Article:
Updated 8:21 p.m. ET, 1/14/2014
(CNN) - Senate passage of long-term unemployment benefits appeared in doubt on Tuesday following the failure of two procedural votes, leaving the fate of emergency government assistance to more than 1 million people in limbo.
The votes come after fits and starts in negotiations involving Senate Majority Leader Harry Reid and eight Republican Senators.
All parties said they hoped the talks would continue but several acknowledged the bill is now on a back-burner as the Senate scrambles to deal with other pressing legislation before a week-long recess.
One Democratic source said this would be a "cooling off period" after emotional debate.
Talks broke down over policy and process.
The White House said it was disappointed in the development, blaming Republicans. President Barack Obama and Democrats have been pressing for an extension of the recession-era program that expired in December.
"We will continue to work with both sides to find a solution because the cost of inaction is simply too high," White House spokesman Jay Carney said.
Proponents argue that leaving long-term jobless Americans without a safety net was unacceptable and would also harm the economy since there would be less money for them to spend on goods and services.
According to a Quinnipiac University survey released last week, voters supported by a 58%-37% margin extending unemployment benefits for three months.
There was a partisan divide: Support was 83%-13% among Democrats and 54%-41% among Independent voters, with Republicans opposed 54%-42%.
If a candidate for Congress supports extending jobless benefits, a third of those questioned said they'd be more likely to vote for that candidate, with 24% percent saying less likely and four in 10 saying it wouldn't affect their vote.
Partisan differences this year in Congress are magnified by the prospect of next November's midterm elections. Republicans have their eye on retaking the Senate where negotiators disagreed over how to pay for extending unemployment benefits, which run about $25 billion a year.
Democrats argued they made a major concession by agreeing to offset the expense, something that has not been done when similar benefits were approved previously.
But Republicans said that payment plan - which would have extended some of the automatic budget cuts required under so-called sequestration - was insufficient because those cuts wouldn't kick in for 10 years.
In turn, Democrats argued the GOP proposal to increase the size of some of those same spending cuts was draconian and would hurt many of the same people in need of assistance.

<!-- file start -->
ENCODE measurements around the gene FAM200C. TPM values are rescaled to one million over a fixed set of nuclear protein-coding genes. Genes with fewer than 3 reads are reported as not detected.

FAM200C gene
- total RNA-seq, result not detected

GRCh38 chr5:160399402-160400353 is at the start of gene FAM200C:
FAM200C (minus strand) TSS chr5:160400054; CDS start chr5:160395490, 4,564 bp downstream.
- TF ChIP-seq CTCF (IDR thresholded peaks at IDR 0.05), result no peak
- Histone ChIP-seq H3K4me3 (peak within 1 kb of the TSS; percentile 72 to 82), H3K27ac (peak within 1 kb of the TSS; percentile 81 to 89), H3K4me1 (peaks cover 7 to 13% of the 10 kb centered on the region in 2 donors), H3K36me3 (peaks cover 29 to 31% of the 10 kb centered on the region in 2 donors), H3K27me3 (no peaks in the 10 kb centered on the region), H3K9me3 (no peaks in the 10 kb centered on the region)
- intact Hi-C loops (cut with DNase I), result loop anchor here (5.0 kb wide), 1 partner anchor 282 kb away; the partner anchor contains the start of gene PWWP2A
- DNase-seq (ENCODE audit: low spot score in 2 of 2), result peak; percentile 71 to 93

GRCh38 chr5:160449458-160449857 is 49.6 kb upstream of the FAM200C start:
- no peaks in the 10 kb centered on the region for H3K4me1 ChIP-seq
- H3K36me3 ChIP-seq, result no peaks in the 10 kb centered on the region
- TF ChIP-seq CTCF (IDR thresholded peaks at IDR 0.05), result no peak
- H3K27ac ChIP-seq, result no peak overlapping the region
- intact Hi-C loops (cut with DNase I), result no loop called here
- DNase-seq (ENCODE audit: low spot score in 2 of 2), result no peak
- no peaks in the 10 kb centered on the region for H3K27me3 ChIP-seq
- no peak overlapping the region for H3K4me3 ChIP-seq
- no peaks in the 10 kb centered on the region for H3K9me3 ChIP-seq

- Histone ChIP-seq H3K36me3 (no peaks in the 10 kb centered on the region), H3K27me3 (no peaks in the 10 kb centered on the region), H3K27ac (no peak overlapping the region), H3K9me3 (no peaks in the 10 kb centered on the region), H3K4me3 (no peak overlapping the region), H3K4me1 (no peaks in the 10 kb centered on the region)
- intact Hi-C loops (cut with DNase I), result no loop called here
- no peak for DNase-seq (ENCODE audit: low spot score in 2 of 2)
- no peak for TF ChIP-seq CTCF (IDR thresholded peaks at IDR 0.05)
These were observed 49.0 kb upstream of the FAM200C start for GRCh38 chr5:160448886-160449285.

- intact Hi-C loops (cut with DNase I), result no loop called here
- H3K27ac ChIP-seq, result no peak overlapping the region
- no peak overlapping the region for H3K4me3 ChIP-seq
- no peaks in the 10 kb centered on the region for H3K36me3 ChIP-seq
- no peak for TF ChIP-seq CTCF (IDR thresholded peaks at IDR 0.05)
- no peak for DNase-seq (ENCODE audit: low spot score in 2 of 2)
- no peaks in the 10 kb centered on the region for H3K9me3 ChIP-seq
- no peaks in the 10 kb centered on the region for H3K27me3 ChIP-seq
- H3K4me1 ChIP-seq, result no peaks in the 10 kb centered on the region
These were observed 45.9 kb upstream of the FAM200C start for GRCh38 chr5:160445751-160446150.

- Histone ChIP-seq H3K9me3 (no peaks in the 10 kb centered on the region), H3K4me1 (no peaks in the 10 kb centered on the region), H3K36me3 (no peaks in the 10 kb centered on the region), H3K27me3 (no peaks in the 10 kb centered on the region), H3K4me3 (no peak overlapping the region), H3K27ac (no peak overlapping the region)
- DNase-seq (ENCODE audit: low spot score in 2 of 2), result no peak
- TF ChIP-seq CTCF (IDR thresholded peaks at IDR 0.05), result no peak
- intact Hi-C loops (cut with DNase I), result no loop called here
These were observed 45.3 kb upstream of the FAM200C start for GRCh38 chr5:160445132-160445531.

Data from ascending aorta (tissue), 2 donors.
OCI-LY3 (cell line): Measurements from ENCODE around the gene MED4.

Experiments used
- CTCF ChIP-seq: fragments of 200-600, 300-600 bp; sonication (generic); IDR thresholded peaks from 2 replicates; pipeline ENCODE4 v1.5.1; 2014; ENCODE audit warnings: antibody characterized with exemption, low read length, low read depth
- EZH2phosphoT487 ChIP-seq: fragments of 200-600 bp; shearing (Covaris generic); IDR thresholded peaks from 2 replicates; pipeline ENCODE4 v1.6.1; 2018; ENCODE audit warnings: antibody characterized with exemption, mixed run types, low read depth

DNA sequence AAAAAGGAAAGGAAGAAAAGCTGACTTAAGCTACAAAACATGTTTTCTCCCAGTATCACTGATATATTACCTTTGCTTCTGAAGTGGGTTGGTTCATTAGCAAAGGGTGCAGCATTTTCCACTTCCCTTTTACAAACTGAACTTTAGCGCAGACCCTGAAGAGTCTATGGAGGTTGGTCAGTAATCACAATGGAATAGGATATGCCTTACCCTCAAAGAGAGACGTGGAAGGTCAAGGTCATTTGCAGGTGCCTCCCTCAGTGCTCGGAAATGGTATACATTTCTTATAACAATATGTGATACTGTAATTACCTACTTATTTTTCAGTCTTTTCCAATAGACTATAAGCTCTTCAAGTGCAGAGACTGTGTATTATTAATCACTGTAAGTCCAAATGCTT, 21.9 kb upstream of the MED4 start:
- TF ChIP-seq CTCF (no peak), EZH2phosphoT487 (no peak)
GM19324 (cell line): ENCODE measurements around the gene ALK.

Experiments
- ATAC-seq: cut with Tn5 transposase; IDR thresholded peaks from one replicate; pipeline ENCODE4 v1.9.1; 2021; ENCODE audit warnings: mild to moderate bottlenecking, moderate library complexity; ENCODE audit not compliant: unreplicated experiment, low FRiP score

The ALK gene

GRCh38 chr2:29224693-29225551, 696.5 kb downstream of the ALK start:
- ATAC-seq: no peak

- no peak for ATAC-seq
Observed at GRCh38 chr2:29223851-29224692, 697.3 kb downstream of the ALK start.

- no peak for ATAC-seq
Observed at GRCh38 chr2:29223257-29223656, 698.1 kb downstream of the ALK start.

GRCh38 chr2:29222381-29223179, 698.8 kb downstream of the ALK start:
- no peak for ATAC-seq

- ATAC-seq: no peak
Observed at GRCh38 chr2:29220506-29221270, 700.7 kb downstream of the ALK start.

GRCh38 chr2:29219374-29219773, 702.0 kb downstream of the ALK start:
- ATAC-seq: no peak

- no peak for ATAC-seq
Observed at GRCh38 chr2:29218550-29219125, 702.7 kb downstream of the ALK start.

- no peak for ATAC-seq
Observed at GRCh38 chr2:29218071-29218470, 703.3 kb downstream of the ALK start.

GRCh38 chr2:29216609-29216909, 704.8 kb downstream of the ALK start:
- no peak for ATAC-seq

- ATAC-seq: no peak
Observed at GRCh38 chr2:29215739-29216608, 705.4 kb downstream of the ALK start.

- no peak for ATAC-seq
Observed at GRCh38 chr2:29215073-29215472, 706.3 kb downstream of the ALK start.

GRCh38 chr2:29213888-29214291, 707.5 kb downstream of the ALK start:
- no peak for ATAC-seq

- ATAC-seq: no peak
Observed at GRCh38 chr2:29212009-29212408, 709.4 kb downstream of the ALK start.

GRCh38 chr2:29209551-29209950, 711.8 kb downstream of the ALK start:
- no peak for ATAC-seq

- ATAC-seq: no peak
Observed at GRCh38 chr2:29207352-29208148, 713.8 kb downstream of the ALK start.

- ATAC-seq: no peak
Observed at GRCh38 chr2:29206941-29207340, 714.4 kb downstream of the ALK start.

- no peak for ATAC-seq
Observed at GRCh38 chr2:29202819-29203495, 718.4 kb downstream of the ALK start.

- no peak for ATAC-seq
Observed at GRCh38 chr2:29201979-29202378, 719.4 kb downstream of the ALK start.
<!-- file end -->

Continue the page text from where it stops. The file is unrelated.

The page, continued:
Republicans countered their proposal wasn't that different from the Democratic plan, except that the cuts would be implemented right away.
Wrangling over amendment also impacted the outcome.
Republicans - especially the six Senators who voted with Democrats to bring unemployment benefits up for debate - wanted to propose amendments on the floor. Republicans regularly complain Reid blocks them from offering amendments.
He initially refused to allow any GOP amendments, but relented under pressure.
Still, his proposal for five GOP amendments, each requiring 60 votes to pass while the underlying Democratic bill would only need 51 votes, angered Republicans.
"This is utterly absurd," Minority Leader Mitch McConnell said in rejecting the plan.
He argued Democrats were purposely trying to scuttle the bill so they could blame Republicans for blocking benefits.
Is Reid making a good faith effort to pass the bill, a reporter asked McConnell.
"Of course not," he replied.
Democrats defended their proposal for amendments, saying it was only way to ensure that in the end the bill would pass.
They also acknowledged they were unwilling to "walk on hot coals," in the words of Sen. Chuck Schumer, D-New York, to vote on politically charged amendments offered by Republicans.
"In the end of the day, this debate is not about amendments or Senate procedure, this is about 1.4 million desperate Americans who, through no fault of their own, need the help of their federal government," Reid said.
Despite the bad blood between the parties, Senators said they hoped they would return to the issue soon and cut a deal.
"I am perennially hopeful" about eventually getting a deal, Sen. Susan Collins, R-Maine, one of the principal GOP negotiators, said with a smile. "Otherwise, how could I be here, right?"
The Republican-led House has not taken up any proposal to renew extended unemployment benefits.